The Green Gym Beckons!

Hi all you gardeners! I spent a couple of hours out in my green gym yesterday, with the intention of weeding one of the flower beds. However the ground is so dry just now, that turned into a dig, as the ground is too hard to yield the roots. Back-breaking but very satisfying! (and calorie-killing, too!) That's given me the urge to continue, and to move plants around/extend the flower beds and plan some summer planting.

Ok, who can think of some scented, hard-working perennials that will flower all summer? Varying heights. I like Pentstemon; so colourful but not scented, and not a particularly long flowering season? I also like Phlox. Need to delve into my gardening books for ideas I think, before a raid on the local garden centre gets under way!

Enjoy your green gyms, folks!

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9 Replies

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  • Your week has been like mine battlethebulge 😊 I've been digging and seiving every bucketful to get rid of weeds and unwanted rampant perennials. I have almost removed a massive 10'round island bed and re-allocated the soil. I'm looking for easy to grow-in-situ colourful annuals for all the bare soil before weeds take hold. I'm thinking nasturtiums, cosmos, sweet peas, candy turfs, phlox, and California poppies, but please suggest any others, I already have loads of calendula, borage, aquilegia, perennial geraniums, and foxgloves.

    For reliable colour and easy to grow I love perennial geraniums (cranesbill) and also evergreen shrubs such as box and hebe.

    Happy gardening 😊

  • Sounds glorious, Anna61 . I'm lookingb forward to seeing a picture!

  • Wow, you've been even busier than me I think, and more conscientious, I haven't sieved my soil!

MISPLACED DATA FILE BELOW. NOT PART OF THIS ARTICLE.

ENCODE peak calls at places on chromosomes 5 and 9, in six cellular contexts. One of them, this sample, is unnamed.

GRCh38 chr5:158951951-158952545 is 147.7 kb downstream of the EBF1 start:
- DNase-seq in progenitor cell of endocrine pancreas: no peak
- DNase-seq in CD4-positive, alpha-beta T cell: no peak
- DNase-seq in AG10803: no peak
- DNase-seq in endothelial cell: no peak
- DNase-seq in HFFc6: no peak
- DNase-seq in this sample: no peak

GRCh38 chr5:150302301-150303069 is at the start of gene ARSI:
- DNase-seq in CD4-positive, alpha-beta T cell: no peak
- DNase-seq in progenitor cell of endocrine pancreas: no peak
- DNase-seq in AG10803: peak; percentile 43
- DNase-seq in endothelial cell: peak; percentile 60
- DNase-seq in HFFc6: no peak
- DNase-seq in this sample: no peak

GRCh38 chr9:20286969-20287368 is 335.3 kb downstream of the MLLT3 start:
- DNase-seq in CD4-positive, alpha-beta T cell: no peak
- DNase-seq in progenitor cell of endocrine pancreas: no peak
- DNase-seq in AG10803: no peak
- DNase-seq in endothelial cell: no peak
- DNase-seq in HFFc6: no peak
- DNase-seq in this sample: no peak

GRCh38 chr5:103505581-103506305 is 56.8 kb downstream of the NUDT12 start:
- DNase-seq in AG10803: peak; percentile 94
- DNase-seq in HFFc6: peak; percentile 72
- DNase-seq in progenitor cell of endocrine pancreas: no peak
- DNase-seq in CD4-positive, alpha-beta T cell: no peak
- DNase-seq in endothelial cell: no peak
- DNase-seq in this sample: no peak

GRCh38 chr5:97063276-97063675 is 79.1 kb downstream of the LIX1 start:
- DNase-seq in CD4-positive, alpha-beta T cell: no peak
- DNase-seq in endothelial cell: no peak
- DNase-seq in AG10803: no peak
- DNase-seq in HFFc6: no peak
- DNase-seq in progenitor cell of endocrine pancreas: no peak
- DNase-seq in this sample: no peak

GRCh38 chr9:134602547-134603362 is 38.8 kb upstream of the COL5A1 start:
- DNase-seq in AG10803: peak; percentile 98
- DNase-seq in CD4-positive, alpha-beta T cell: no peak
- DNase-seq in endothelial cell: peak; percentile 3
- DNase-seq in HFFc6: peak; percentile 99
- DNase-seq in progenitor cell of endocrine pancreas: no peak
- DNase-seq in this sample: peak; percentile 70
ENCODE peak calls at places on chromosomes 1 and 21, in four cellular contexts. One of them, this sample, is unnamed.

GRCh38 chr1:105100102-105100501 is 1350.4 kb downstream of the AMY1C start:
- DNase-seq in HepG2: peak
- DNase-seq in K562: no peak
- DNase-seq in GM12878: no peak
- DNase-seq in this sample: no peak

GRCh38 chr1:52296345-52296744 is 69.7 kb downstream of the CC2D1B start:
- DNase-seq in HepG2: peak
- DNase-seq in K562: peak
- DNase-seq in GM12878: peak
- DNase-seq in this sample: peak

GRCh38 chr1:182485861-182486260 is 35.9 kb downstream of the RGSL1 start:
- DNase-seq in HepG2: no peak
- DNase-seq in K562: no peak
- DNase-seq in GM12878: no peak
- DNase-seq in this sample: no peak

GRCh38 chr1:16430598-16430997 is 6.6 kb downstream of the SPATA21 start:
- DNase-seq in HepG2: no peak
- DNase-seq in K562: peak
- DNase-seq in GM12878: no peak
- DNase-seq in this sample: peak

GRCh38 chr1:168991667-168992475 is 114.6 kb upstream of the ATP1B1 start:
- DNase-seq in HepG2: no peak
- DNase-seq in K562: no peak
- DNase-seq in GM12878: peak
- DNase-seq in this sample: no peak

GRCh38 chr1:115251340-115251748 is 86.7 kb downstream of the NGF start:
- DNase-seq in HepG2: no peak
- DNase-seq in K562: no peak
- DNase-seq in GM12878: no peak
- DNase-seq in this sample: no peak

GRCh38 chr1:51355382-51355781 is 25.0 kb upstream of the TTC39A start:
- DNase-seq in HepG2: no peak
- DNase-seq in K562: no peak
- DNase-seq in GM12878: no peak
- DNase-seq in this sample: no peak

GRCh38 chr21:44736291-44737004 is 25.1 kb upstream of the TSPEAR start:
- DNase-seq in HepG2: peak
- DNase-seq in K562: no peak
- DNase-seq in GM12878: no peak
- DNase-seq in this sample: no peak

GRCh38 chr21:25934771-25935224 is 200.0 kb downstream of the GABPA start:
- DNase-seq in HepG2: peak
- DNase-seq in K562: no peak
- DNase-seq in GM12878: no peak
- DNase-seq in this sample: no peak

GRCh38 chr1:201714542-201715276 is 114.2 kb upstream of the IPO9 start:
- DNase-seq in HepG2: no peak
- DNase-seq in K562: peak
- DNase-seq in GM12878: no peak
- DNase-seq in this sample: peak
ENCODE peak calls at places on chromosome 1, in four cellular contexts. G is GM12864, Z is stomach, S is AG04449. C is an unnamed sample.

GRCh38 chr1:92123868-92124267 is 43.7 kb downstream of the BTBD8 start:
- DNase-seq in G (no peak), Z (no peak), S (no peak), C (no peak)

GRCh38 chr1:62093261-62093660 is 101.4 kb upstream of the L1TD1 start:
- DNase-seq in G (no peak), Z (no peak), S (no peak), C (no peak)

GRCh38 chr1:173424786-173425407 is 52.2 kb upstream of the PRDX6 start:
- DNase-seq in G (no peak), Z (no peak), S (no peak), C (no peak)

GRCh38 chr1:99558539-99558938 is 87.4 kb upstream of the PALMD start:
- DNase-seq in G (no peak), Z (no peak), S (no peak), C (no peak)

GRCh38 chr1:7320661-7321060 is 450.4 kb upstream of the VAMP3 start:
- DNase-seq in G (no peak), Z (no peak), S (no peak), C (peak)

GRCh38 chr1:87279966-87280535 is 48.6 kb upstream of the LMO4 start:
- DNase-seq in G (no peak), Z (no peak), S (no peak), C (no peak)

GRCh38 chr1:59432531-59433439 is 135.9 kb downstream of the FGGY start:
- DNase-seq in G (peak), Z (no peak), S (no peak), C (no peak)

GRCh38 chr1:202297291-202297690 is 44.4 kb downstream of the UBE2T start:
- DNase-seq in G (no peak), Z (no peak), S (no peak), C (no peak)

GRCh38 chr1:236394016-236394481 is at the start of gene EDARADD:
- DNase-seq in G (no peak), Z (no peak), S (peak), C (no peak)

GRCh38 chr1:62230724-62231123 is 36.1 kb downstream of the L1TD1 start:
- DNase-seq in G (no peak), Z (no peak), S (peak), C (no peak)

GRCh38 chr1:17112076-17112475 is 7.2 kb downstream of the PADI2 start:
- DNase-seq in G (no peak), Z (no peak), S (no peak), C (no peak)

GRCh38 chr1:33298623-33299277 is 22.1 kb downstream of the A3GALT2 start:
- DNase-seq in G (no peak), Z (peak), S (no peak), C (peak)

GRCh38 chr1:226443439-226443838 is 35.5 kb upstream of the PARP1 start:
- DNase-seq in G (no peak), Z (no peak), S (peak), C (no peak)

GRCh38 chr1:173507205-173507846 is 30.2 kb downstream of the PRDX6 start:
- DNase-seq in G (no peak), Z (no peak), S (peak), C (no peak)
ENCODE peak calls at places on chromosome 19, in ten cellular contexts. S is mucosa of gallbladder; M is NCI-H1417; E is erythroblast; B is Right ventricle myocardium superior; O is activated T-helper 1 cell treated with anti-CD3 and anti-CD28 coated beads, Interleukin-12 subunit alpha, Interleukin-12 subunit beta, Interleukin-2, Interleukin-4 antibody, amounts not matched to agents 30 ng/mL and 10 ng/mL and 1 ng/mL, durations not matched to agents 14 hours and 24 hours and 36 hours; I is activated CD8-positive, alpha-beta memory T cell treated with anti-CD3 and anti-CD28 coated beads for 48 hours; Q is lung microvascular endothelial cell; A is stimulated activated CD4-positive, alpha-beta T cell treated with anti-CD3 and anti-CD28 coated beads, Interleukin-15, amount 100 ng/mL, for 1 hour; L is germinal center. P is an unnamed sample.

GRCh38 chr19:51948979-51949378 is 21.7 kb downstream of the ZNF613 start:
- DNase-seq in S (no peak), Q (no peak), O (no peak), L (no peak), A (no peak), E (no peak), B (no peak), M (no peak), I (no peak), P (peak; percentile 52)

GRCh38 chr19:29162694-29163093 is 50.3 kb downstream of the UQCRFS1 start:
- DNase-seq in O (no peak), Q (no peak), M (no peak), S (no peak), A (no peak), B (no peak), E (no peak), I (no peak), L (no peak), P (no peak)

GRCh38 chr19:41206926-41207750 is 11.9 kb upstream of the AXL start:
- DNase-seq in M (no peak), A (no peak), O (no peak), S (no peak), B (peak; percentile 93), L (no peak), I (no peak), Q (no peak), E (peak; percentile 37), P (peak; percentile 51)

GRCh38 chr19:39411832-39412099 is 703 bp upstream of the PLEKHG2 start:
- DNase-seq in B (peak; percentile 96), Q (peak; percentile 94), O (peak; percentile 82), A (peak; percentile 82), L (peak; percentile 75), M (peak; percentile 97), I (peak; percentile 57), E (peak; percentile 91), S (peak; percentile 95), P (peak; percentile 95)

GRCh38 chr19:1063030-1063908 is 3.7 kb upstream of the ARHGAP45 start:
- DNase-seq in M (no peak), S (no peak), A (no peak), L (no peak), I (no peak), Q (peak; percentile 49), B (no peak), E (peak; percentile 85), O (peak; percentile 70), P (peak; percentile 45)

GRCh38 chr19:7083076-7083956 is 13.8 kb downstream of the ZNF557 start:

I love cranesbill too, and if you go to a proper nursery (rather than a garden centre) you can usually find a few different colours. They're great little plants as they're fairly tolerant of most conditions. Are you thinking of the dwarf sweet peas, or will you grow the standard type, up some poles? They're quite labour intensive aren't they, with the frequent tying up and pinching out. Last year I had a lovely show - until I went on holiday. My neighbour said he'd look after them for me but they looked rather woe-begone when I got home so I think they got minimal attention! Oooh, cosmos, lovely, but I find the slugs like them too.... You are going to have a wonderfully colourful display Anna! (If you can keep those slugs at bay!)

    I have some self-setting nigella coming up from last year, they're so pretty in a flower arrangement with their delicate foliage. Apart from those, I will have a blank canvas on which to work once the wallflowers are taken out.

    I think the wonderful thing about gardens is the joy they bring to all who see them - not just the gardener. It's a most wonderful form of sharing.

  • Keep an eye on the advertisments particularly Hayloft Plants. I've just ordered ten Penstemons for £12 odd, inc postage. They often have offers. I expect the plants will be small but I intend to pot them on to get bigger before I plant them out. My Hellebores ( orientalis ) have been terrific this year. They're going over now but still have handsome leaves and produce a lot of seedings. For a terrific scent, try Heliotrope ( Cherry Pie) . I have one called Chatsworth. It is not reliably hardy, I take cuttings every year which are easy, then they overwinter in my conservatory. AS long as you keep deadheading they'll flower for ages.